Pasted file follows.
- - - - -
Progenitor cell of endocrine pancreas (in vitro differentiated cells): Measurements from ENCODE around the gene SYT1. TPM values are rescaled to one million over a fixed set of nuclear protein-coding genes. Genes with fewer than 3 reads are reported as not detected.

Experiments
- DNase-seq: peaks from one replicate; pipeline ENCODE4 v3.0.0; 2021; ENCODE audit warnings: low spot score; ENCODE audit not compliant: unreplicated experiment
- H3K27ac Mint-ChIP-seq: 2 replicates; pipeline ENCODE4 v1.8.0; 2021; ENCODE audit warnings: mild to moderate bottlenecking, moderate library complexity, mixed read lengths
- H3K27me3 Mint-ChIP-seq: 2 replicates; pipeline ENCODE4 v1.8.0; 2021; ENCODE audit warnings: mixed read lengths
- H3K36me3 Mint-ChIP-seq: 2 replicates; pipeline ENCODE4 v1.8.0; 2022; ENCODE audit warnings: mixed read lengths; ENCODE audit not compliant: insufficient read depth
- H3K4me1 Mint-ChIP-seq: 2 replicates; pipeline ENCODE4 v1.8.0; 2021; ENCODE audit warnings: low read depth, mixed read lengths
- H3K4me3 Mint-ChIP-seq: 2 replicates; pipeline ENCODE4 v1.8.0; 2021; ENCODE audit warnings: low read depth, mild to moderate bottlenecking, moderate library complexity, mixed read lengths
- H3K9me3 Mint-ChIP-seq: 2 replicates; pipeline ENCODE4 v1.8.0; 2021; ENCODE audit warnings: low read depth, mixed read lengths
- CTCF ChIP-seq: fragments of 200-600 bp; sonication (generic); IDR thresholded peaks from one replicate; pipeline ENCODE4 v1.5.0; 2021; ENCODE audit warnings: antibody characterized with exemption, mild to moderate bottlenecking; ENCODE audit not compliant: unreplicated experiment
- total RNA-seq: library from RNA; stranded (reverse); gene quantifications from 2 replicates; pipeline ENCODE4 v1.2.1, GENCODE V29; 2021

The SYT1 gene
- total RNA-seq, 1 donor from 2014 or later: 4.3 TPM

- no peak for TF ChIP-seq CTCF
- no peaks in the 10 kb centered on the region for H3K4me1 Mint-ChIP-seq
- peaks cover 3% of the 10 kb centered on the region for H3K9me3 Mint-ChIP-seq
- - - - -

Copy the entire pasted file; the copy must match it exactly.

Progenitor cell of endocrine pancreas (in vitro differentiated cells): Measurements from ENCODE around the gene SYT1. TPM values are rescaled to one million over a fixed set of nuclear protein-coding genes. Genes with fewer than 3 reads are reported as not detected.

Experiments
- DNase-seq: peaks from one replicate; pipeline ENCODE4 v3.0.0; 2021; ENCODE audit warnings: low spot score; ENCODE audit not compliant: unreplicated experiment
- H3K27ac Mint-ChIP-seq: 2 replicates; pipeline ENCODE4 v1.8.0; 2021; ENCODE audit warnings: mild to moderate bottlenecking, moderate library complexity, mixed read lengths
- H3K27me3 Mint-ChIP-seq: 2 replicates; pipeline ENCODE4 v1.8.0; 2021; ENCODE audit warnings: mixed read lengths
- H3K36me3 Mint-ChIP-seq: 2 replicates; pipeline ENCODE4 v1.8.0; 2022; ENCODE audit warnings: mixed read lengths; ENCODE audit not compliant: insufficient read depth
- H3K4me1 Mint-ChIP-seq: 2 replicates; pipeline ENCODE4 v1.8.0; 2021; ENCODE audit warnings: low read depth, mixed read lengths
- H3K4me3 Mint-ChIP-seq: 2 replicates; pipeline ENCODE4 v1.8.0; 2021; ENCODE audit warnings: low read depth, mild to moderate bottlenecking, moderate library complexity, mixed read lengths
- H3K9me3 Mint-ChIP-seq: 2 replicates; pipeline ENCODE4 v1.8.0; 2021; ENCODE audit warnings: low read depth, mixed read lengths
- CTCF ChIP-seq: fragments of 200-600 bp; sonication (generic); IDR thresholded peaks from one replicate; pipeline ENCODE4 v1.5.0; 2021; ENCODE audit warnings: antibody characterized with exemption, mild to moderate bottlenecking; ENCODE audit not compliant: unreplicated experiment
- total RNA-seq: library from RNA; stranded (reverse); gene quantifications from 2 replicates; pipeline ENCODE4 v1.2.1, GENCODE V29; 2021

The SYT1 gene
- total RNA-seq, 1 donor from 2014 or later: 4.3 TPM

- no peak for TF ChIP-seq CTCF
- no peaks in the 10 kb centered on the region for H3K4me1 Mint-ChIP-seq
- peaks cover 3% of the 10 kb centered on the region for H3K9me3 Mint-ChIP-seq